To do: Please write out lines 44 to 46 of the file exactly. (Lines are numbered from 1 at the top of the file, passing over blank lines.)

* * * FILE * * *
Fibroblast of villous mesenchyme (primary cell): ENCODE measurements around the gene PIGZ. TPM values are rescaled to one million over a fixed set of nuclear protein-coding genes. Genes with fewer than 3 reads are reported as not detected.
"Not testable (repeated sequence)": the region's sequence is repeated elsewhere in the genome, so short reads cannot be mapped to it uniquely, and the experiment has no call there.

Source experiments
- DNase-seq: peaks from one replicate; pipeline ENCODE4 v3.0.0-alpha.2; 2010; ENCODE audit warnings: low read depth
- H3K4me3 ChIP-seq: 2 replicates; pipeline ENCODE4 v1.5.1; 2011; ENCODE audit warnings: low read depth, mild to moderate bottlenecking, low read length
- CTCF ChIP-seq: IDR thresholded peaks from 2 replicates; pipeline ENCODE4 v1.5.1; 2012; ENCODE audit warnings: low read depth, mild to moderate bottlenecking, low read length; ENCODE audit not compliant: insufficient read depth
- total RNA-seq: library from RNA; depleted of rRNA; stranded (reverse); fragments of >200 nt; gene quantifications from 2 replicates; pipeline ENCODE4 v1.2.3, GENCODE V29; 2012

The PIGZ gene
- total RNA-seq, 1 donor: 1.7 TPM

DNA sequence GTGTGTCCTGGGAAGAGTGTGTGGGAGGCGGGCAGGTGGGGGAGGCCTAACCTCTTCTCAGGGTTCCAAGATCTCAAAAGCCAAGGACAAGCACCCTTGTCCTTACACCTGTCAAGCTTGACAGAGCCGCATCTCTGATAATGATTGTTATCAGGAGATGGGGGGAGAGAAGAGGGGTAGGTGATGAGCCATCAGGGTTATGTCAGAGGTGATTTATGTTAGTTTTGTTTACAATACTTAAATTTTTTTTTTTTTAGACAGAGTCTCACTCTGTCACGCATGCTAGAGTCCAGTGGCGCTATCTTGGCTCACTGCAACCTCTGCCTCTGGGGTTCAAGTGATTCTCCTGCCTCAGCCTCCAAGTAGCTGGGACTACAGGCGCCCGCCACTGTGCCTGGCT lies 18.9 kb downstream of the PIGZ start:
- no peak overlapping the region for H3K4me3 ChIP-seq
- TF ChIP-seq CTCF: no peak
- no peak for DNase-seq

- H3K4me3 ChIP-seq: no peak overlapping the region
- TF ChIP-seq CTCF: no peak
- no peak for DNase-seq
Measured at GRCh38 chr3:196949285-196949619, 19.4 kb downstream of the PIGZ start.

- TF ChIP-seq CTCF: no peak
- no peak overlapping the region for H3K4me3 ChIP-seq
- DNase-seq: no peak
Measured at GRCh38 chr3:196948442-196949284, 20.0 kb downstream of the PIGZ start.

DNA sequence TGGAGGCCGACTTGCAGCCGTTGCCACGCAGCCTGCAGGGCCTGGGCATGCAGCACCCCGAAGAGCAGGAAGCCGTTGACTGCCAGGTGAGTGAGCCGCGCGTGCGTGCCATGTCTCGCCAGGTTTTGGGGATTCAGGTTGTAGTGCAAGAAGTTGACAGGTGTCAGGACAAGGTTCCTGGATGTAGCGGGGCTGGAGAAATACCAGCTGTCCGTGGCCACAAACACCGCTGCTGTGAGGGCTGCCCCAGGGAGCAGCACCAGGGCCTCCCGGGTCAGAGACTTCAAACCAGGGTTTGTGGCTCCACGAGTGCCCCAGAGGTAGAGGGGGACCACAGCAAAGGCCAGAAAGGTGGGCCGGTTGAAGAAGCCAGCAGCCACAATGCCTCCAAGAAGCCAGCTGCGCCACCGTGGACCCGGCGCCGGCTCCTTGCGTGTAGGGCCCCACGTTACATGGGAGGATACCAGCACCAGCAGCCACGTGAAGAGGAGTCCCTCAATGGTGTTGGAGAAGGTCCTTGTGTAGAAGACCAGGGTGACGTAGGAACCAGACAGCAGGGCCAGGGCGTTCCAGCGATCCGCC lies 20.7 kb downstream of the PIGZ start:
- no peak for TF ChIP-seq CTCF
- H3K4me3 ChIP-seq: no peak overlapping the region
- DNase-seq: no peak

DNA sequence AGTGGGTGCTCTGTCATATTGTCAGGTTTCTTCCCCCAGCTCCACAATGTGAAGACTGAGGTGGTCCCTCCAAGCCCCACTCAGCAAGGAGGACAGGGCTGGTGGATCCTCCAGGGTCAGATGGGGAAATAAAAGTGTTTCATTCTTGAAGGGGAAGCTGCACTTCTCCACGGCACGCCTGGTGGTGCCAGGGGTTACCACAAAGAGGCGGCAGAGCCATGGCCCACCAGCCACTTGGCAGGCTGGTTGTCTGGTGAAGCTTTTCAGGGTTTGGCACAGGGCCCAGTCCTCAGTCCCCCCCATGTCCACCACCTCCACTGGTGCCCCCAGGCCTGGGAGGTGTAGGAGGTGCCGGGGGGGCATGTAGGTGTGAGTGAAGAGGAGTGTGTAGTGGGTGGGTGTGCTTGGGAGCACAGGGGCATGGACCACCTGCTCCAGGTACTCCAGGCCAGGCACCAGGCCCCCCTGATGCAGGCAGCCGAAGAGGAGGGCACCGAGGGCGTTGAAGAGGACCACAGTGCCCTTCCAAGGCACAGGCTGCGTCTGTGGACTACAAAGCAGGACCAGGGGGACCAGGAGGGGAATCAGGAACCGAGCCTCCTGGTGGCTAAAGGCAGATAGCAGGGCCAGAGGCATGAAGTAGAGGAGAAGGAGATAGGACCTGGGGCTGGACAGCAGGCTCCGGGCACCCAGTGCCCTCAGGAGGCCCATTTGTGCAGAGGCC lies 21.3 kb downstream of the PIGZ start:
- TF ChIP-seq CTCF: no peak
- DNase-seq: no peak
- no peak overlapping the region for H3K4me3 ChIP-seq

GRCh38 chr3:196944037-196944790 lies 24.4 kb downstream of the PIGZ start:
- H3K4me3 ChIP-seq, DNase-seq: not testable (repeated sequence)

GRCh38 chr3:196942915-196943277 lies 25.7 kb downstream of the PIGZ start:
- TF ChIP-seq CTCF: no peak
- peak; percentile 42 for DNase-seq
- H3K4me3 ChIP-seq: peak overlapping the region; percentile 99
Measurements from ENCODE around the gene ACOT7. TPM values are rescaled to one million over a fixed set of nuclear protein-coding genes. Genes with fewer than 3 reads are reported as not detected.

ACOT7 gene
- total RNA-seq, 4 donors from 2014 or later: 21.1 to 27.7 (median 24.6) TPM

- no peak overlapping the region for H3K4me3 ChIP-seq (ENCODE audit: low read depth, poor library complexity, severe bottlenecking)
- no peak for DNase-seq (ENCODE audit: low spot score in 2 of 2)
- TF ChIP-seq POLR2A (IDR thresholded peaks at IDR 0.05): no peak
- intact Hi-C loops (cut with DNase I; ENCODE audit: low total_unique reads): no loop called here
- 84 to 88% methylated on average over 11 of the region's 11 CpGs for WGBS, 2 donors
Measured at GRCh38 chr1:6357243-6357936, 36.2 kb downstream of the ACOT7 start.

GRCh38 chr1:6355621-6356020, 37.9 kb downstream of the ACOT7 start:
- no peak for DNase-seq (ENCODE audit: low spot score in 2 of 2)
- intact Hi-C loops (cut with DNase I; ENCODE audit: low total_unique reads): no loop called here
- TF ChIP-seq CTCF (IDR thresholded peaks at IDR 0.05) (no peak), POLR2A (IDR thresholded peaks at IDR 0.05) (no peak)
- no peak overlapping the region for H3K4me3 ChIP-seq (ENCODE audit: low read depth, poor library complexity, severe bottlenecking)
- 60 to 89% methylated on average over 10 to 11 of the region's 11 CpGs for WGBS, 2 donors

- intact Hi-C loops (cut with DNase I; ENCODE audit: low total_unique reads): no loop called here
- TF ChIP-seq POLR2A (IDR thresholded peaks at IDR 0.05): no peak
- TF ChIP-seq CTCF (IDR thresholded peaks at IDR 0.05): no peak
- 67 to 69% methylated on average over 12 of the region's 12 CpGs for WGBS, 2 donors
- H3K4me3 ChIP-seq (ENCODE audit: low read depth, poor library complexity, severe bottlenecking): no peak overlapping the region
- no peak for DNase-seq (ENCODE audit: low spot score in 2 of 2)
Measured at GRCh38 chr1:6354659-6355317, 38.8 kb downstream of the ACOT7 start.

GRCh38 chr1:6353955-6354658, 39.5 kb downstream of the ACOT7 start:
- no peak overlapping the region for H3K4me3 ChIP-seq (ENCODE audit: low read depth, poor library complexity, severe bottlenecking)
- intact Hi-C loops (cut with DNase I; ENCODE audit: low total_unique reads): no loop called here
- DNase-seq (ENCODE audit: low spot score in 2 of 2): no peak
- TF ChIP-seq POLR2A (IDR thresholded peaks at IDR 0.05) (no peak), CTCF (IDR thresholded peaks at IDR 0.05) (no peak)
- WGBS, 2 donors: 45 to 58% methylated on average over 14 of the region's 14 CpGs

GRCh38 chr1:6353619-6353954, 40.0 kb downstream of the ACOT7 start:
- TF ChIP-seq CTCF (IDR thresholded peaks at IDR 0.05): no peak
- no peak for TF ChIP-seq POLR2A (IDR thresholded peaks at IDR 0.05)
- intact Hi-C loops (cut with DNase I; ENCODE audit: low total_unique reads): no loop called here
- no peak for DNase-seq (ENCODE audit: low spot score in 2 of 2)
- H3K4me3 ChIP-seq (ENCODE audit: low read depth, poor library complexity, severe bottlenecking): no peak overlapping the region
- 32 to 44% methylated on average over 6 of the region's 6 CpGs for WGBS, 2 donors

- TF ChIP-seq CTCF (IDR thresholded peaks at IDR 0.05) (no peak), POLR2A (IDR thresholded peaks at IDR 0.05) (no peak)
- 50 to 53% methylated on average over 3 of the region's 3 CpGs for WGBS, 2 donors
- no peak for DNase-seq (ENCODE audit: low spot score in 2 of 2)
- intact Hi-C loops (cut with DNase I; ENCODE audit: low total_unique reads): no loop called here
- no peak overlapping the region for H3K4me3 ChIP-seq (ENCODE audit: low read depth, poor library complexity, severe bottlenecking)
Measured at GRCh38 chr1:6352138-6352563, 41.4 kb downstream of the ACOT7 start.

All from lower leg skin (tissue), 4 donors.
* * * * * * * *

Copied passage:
Measured at GRCh38 chr1:6357243-6357936, 36.2 kb downstream of the ACOT7 start.

GRCh38 chr1:6355621-6356020, 37.9 kb downstream of the ACOT7 start:
- no peak for DNase-seq (ENCODE audit: low spot score in 2 of 2)